I am lolling on the couch in my favourite denim, a heavy right hand twill, but not, I'm afraid, selvedge. Nor is it slubby, unlike my partner's long sleeve t-shirt, an irresistibly slubby item.
I know all about slubby thanks to William Gibson's latest novel, Zero History, which has as its major (ahem) thread the search for the maker of a secret brand of jeans, Gabriel Hounds – and no doubt like every other slightly obsessive William Gibson fan, I now find myself googling slubby denim and wondering where I can get me a pair of those mythical Hounds.
Which is fascinating. I am not one of those women who usually spends a great deal of time thinking about clothes. I have my uniform – black or blue jeans; black or blue scoop neck top with or without subtle horizontal stripes; grey or blue jacket; coordinating scarves and sleevies for chillier days – which I almost always wear. These clothes are rarely from the high street or the mall; instead, I buy them second hand, fair trade, or from local makers. I'm hardly the stereotypical fashionista.
Yet I do have fantastically strong opinions about what I will and will not wear. I hate it when clothes fall apart or stretch out of shape; and I loathe the way garment makers are so often treated as slave labour, rather than as skilled workers. Too, I must admit that when my clothes are well made and suit me, I feel good; and when they aren't and don't, I feel self-effacing and grumpy.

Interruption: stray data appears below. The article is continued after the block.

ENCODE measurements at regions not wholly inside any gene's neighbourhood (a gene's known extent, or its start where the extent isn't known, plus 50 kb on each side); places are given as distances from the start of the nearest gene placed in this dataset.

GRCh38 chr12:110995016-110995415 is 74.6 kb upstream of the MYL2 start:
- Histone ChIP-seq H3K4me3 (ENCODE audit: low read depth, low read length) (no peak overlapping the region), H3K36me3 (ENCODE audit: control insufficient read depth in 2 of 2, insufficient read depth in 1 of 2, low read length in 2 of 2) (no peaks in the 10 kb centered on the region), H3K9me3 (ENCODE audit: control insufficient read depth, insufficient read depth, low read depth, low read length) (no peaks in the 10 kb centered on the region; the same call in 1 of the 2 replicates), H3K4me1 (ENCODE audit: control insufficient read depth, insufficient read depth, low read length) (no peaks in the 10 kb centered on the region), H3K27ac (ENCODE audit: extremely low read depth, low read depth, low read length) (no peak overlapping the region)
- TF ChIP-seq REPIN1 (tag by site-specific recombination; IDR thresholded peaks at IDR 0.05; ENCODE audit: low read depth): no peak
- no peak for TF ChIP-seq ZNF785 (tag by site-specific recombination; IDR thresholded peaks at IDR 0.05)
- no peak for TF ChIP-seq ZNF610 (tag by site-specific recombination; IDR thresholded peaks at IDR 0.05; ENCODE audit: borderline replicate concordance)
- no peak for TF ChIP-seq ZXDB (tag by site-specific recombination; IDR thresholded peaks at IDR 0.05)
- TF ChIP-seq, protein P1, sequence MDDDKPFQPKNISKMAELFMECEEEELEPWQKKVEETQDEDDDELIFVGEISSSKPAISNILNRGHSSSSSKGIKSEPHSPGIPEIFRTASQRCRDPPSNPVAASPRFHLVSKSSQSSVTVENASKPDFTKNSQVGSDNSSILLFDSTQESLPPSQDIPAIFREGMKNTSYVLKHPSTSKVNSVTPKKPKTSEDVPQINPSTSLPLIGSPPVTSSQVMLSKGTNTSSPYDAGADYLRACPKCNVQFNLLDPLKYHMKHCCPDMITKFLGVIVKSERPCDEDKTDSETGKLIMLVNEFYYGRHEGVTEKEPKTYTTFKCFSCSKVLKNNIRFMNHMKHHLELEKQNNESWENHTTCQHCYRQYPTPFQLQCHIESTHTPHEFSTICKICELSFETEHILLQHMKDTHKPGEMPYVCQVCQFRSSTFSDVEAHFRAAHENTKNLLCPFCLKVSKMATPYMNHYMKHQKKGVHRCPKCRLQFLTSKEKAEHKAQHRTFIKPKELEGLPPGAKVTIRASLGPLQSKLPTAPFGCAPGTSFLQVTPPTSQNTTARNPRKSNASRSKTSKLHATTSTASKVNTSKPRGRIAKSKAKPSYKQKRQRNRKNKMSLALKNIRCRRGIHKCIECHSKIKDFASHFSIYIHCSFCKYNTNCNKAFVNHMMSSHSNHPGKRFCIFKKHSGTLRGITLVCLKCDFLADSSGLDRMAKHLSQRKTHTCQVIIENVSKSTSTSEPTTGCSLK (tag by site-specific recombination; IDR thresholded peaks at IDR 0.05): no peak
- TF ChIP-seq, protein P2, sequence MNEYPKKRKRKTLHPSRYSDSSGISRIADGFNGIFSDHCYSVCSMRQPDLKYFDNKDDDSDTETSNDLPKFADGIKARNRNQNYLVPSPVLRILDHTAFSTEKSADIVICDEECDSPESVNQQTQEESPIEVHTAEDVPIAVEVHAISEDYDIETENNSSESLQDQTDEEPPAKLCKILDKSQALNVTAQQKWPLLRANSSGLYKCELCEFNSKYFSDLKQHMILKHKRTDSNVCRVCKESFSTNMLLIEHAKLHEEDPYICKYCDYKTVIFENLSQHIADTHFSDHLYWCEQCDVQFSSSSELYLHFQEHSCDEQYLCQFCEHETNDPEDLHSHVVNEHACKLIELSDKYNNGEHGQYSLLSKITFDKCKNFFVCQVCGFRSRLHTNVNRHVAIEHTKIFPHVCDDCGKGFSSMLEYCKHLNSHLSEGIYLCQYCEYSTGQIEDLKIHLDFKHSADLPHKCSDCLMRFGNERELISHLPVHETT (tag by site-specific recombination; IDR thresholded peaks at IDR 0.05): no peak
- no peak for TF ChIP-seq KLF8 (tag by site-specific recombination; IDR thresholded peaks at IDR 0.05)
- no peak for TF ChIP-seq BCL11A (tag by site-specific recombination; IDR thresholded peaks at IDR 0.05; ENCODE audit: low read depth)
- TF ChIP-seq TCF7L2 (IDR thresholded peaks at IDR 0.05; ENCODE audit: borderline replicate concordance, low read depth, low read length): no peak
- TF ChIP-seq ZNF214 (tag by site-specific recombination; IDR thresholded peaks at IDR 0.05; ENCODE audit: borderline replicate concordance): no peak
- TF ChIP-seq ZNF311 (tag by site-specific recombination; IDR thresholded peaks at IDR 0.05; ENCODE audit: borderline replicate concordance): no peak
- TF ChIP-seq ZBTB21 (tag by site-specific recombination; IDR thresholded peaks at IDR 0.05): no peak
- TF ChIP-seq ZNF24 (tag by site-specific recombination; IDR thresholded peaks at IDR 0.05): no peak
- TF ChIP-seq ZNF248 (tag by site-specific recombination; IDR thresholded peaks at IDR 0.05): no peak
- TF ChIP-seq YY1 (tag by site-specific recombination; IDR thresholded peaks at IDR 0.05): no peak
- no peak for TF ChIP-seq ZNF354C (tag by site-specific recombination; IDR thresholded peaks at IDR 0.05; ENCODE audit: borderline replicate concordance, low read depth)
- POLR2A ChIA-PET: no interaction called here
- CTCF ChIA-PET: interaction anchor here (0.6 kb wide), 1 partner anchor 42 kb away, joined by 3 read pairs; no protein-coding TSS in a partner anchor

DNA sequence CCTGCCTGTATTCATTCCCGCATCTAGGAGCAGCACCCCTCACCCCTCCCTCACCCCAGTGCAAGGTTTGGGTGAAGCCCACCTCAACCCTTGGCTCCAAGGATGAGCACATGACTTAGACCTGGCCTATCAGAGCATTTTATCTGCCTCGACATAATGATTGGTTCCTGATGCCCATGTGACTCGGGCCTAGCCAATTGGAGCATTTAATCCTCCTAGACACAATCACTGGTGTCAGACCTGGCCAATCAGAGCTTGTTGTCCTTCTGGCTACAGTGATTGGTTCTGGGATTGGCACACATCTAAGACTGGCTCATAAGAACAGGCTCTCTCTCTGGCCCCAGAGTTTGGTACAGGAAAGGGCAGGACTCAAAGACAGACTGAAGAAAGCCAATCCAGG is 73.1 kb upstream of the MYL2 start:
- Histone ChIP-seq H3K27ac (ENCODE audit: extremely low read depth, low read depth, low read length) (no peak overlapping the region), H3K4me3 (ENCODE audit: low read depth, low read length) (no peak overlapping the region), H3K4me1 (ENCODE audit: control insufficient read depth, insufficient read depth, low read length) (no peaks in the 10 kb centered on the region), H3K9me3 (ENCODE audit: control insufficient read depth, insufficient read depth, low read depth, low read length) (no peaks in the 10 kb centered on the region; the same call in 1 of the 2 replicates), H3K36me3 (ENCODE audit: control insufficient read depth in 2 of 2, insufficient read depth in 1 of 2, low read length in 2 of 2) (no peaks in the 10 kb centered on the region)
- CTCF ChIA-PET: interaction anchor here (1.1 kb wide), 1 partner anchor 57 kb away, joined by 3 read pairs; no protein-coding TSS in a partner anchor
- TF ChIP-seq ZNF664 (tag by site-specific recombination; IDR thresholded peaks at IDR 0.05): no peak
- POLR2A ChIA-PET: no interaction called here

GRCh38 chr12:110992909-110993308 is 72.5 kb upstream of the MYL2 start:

So I spend time searching out clothes that are sturdy and timeless; and when I can't find or afford them – which is usually – I look for quality second hand. Then, of course, I often give up and head to the mall; but I dream of finding clothes which are made to last.
In his magnificent book Local Wonders, Ted Kooser writes about the experience of putting on a shirt his mother made for him when he was 14. Sixty years later, it still fits and still has wear in it, unimaginable to this child of the throwaway generation. It is, however, imaginable to the maker of Hounds, who is fascinated by the clothes that once were commonplace in America: 20 oz selvedge denim, and shirts and jackets so sturdy that they endured for decades; these are the clothes she is re-inventing.
Zero History is about the power of this secret brand, which has as its only advertisement the quality of each garment. It is also about the hunger of an advertising agency to find the genius behind such a simple yet powerful marketing tool; and the way even this brand is taken on board, in the end, by the fashion mavens. Concurrent themes include the way US military style has so deeply informed street wear; the phenomenon of pop up shops; and the cross over between the worlds of music, art and fashion. Just to keep it all ticking along, there are also eccentric private hotels, a few high speed chases, corruption in high places, and a performance art skydiver.